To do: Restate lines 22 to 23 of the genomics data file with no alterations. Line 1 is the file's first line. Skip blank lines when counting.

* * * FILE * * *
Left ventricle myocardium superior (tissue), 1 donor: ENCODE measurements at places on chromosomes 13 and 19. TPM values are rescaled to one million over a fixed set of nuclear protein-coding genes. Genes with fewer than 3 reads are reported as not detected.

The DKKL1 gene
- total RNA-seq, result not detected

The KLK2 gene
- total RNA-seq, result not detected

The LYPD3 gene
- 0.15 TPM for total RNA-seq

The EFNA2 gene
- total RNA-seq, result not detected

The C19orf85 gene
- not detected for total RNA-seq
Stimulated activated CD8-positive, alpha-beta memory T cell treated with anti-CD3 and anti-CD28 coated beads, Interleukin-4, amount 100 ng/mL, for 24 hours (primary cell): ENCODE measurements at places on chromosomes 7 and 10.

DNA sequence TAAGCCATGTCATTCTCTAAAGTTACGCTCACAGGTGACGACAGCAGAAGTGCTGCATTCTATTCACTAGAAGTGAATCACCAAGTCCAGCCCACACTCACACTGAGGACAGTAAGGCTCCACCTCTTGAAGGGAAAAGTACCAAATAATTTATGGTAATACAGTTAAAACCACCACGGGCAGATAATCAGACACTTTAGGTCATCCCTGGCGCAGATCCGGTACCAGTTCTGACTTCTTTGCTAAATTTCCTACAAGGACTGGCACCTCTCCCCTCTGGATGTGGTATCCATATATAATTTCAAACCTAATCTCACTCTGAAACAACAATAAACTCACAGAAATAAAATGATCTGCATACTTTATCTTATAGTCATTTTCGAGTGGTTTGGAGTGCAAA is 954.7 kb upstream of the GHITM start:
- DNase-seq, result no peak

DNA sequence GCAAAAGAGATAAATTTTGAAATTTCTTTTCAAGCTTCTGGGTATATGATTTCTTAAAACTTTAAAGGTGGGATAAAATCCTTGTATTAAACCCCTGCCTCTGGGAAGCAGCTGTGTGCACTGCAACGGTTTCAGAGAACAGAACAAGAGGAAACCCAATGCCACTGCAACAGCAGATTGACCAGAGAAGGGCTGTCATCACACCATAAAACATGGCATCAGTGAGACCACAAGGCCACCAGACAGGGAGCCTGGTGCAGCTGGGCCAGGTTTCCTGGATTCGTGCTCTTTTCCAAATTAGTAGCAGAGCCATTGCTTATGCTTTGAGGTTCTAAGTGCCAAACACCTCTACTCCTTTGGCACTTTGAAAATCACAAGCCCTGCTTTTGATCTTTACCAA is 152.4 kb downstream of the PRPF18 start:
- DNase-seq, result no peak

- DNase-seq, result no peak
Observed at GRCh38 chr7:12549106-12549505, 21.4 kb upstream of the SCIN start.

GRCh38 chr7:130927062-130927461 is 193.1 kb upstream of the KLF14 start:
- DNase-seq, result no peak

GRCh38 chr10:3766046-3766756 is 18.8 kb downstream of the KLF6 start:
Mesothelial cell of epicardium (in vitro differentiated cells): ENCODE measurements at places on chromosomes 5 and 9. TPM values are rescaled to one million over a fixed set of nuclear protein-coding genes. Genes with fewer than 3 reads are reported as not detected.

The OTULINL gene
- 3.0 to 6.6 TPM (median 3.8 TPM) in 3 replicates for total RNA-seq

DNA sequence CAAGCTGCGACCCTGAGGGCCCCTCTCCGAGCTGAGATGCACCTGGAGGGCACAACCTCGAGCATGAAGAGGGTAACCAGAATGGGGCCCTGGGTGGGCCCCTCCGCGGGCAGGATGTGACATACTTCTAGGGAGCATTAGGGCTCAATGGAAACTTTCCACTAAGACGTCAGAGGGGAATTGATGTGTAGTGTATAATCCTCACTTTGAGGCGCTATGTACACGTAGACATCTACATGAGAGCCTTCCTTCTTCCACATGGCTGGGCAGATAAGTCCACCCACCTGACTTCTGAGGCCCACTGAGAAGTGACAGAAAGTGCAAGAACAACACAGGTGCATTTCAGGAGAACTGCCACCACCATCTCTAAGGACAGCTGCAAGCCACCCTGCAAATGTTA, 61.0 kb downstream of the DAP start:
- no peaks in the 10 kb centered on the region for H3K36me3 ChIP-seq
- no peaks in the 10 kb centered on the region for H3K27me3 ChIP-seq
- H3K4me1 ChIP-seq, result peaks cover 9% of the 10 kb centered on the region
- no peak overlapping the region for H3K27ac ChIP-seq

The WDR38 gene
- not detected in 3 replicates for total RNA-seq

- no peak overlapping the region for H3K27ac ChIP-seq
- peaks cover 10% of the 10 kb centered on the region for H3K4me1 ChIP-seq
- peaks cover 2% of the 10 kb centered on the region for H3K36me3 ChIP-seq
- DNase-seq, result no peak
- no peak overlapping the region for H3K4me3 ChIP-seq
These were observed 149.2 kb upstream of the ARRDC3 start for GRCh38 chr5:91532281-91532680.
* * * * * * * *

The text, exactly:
Mesothelial cell of epicardium (in vitro differentiated cells): ENCODE measurements at places on chromosomes 5 and 9. TPM values are rescaled to one million over a fixed set of nuclear protein-coding genes. Genes with fewer than 3 reads are reported as not detected.

The OTULINL gene